This also allows you to see far more information at any given time than would be possible with a lower screen resolution.

Picking a Resolution on a 15” Laptop

You might be wondering what the difference is between a 15.6 laptop screen with a 1366×768 resolution and one with a 1920×1080 resolution.

When comparing laptop models, this comes into play.

Top view of a woman and man's hands typing on their laptops inside a cafe.

The one with better specs has a 1366×768 aspect ratio, while the one with less power has a 1920×1080 aspect ratio.

In a situation like this, you might wonder which is better for you or how much of a difference in resolution there is.

After all, you need to understand what you’re giving up in exchange for a higher resolution on a 15-inch screen.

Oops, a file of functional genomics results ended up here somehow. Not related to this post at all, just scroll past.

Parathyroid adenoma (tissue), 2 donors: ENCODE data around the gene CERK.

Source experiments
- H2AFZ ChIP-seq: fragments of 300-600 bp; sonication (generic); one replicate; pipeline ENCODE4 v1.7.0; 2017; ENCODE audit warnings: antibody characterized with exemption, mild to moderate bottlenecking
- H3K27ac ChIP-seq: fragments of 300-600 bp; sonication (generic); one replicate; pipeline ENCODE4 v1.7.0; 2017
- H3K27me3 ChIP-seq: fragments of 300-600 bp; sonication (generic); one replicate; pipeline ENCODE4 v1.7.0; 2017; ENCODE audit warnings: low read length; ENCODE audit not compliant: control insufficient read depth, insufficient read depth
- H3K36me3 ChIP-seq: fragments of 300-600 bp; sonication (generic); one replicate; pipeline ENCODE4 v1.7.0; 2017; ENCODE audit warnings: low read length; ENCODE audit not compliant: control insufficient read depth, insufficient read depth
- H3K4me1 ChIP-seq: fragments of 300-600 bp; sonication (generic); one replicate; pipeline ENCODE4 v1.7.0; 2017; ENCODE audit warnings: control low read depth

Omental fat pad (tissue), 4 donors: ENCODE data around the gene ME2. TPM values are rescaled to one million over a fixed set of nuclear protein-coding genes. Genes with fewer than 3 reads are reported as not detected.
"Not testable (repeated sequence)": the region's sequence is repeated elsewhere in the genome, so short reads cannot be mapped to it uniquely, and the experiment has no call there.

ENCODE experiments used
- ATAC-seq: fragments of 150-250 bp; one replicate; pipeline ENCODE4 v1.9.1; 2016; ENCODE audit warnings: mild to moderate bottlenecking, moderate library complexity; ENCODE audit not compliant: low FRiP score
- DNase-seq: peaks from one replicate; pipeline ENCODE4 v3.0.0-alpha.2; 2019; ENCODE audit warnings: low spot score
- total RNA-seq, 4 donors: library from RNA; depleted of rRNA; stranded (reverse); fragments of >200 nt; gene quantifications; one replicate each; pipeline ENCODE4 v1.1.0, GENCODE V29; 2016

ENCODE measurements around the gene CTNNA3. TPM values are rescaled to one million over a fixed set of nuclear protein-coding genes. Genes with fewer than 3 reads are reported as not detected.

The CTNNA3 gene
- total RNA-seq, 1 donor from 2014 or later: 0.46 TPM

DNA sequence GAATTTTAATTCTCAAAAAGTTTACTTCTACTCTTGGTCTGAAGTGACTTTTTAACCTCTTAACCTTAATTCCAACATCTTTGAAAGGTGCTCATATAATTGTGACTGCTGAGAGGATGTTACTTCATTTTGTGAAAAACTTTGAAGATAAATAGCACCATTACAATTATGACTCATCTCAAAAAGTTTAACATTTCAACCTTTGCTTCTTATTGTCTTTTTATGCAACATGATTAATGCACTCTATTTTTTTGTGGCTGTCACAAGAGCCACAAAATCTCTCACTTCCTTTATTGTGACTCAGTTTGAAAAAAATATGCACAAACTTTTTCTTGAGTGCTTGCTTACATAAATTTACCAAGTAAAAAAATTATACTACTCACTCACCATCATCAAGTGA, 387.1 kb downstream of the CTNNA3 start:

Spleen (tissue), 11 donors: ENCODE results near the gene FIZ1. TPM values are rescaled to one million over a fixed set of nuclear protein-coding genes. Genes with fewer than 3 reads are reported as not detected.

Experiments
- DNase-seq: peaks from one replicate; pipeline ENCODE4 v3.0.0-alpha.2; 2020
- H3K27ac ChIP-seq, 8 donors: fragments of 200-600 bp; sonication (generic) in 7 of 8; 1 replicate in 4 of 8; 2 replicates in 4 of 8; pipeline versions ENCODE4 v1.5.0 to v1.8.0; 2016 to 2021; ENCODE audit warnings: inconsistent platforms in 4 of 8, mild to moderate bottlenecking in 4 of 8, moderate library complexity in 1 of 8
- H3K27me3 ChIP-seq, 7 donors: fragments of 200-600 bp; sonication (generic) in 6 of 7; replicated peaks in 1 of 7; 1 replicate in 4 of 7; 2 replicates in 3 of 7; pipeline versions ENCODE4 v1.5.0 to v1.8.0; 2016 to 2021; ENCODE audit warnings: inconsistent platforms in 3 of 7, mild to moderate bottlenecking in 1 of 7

At times, a lower-resolution display will result in fuzzier fonts and images.

However, there are still significant drawbacks to choosing a higher resolution over a lower power.

For starters, you’ll need to increase the DPI (dots per inch) setting on your operating system so that icons and text are large enough to see clearly.

Because the GUI isn’t scalable, a higher DPI may cause some software issues.

The DPI of your monitor determines how many pixels are available for use.

Gaming, Editing, and Viewing

The choice of 1366 768 vs. 1920 1080 for gaming is a big one.

Higher resolutions are harder on your GPU if you use your computer for gaming.

This is an important factor to consider, and many people do not give it enough consideration when making their decision. Higher-resolution displays can be taxing on GPUs.

This could have a negative impact on the game’s appearance. You may need to lower the screen resolution in the game’s settings on occasion.

Then there’s the issue of frames per second, which is important because many (especially online) games require a high FPS to function properly.

If you’re wondering about the difference between 1366 768 and 1920 1080 frames per second, know that it’s not much.

Doesn’t That Compromise Quality?